So, too, is PST still eyeballing 99W Invest. It's still lurking east of the Philippines, JTWC (paragraph B1) projects it to move north, possibly becoming a full-fledged cyclone in the next three days.
Meanwhile, well to the northeast, Noru has become the first typhoon of the northwest Pacific's tropical cyclone season. It's still wandering in a great circle, but it would have to move well west to be a threat to land. Perhaps Iwo Jima next weekend, but that's a wait-and-see thing.
Tropical Storm Kulap in the western Pacific and Tropical Storms Greg and Irwin in the eastern Pacific remain well away from land. CPHC projects Irwin to become a hurricane, but come nowhere close to land at this point.
Also forecast to become a hurricane is Tropical Storm Hilary, but it's projected to head out to sea.
The residual effects of Fernanda remain fairly close to Hawaii, and AccuWeather.com reports that the island can expect localized showers, thunderstorms and flooding along with gusty winds, especially along east- and north-facing shores.
8 p.m. Sunday, July 23, Hong Kong time: All warning signals have been canceled by the Hong Kong Observatory, as tropical depression Roke has dissipated into a low-pressure area moving inland over southeastern China.
4:15 p.m. Sunday, July 23, Hong Kong time: 08W has been upgraded to a tropical storm and has been named Sonca. It remains on course for landfall over Hainan island in southeastern China sometime mid-evening Monday.
So ... what do all these names mean?
Sonca: Vietnamese for singing bird.Roke (10W): A Chamorro (Guam) man's name.Noru (07W): Korean for roe deer.Kulap (09W): Thai for rose.3:15 p.m. Sunday, July 23, Hong Kong time: In very short order, Hong Kong has reverted back to Standby Signal 1, with Tropical Depression Roke now about 65 miles west-northwest of Hong Kong and moving inland.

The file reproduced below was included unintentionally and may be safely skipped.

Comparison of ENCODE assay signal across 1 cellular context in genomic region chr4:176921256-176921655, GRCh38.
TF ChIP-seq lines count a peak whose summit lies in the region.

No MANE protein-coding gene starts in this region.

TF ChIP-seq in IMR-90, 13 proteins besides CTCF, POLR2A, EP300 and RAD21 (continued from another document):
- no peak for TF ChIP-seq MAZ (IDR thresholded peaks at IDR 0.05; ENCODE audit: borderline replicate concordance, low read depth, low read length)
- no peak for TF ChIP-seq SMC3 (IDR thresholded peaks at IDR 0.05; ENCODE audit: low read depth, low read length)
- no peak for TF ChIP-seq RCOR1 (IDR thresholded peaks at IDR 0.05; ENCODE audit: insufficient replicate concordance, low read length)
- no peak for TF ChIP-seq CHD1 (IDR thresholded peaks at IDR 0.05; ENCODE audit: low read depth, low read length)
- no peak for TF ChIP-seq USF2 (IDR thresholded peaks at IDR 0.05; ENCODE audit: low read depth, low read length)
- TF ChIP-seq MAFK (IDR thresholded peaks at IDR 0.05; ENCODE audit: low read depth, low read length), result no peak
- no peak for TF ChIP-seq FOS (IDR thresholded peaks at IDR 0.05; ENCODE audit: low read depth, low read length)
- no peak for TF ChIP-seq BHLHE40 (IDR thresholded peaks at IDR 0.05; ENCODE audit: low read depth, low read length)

11 a.m. Sunday, July 23, Hong Kong time: Northwest Gale or Storm Signal 8 is in effect for Hong Kong as Tropical Depression Roke is making its way ashore, according to the Hong Kong Observatory. Strong Wind Signal 3 could resume around 2 p.m. as Roke moves inland.
Roke was due to make landfall at 11 a.m. according to the Joint Typhoon Warning Center, still packing 35-mph sustained winds and 46-mph gusts. JTWC has issued its final warning on Roke, the 10th numbered storm of the late-starting Pacific tropical cyclone season.
8:30 a.m. Sunday, July 23, Hong Kong time: The good news: Roke has been downgraded to a tropical depression. The sort-of-bad news: Roke is now forecast by Joint Typhoon Warning Center to pass just 15 miles north of Hong Kong.
It shouldn’t last too long; Roke is a rather small storm. But winds should be significant as it rolls through southeastern China. Strong wind Signal 3 is in effect for Hong Kong; observatory officials there said they may consider going to Storm Signal 8 at around 10 a.m.
Meanwhile, well east, the Central Pacific Hurricane Center issued its final warning on Fernanda, now a tropical depression dying out; it could dissipate before reaching the Hawaiian islands, though showers are forecast along with swells and rip currents on east- and north-facing shores.